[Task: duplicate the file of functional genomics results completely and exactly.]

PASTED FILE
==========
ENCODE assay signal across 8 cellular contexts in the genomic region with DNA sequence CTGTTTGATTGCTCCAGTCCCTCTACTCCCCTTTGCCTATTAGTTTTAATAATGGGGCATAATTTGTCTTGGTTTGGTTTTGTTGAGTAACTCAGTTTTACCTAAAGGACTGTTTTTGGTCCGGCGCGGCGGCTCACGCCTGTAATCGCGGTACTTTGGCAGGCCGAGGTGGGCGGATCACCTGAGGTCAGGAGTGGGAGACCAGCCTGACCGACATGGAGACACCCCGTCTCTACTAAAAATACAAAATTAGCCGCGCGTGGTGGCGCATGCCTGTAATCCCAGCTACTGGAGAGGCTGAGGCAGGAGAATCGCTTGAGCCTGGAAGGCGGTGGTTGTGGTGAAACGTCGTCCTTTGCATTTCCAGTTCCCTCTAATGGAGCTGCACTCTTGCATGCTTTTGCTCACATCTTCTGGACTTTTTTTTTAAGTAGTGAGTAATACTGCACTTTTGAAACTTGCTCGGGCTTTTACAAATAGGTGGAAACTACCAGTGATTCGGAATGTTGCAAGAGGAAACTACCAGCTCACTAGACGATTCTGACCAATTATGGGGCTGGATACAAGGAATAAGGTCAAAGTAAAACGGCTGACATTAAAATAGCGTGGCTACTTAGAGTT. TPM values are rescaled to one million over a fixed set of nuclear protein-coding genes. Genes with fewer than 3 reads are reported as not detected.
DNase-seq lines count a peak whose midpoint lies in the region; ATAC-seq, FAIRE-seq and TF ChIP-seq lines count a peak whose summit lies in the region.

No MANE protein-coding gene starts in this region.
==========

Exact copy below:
ENCODE assay signal across 8 cellular contexts in the genomic region with DNA sequence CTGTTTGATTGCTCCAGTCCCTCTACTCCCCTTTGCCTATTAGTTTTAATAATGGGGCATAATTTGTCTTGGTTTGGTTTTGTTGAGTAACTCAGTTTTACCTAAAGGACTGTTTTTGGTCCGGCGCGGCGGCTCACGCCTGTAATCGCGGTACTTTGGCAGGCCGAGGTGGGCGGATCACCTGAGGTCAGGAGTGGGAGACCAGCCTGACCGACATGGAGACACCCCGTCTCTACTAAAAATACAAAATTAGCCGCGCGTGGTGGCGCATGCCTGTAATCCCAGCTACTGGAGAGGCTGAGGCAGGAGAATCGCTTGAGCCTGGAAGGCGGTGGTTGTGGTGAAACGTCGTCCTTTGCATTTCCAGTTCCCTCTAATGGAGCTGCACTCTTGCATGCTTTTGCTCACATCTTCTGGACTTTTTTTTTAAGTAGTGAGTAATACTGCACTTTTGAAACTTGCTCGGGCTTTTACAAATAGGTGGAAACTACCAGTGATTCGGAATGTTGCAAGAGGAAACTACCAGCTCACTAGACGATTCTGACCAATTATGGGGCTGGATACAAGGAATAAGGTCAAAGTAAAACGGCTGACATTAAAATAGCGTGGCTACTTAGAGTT. TPM values are rescaled to one million over a fixed set of nuclear protein-coding genes. Genes with fewer than 3 reads are reported as not detected.
DNase-seq lines count a peak whose midpoint lies in the region; ATAC-seq, FAIRE-seq and TF ChIP-seq lines count a peak whose summit lies in the region.

No MANE protein-coding gene starts in this region.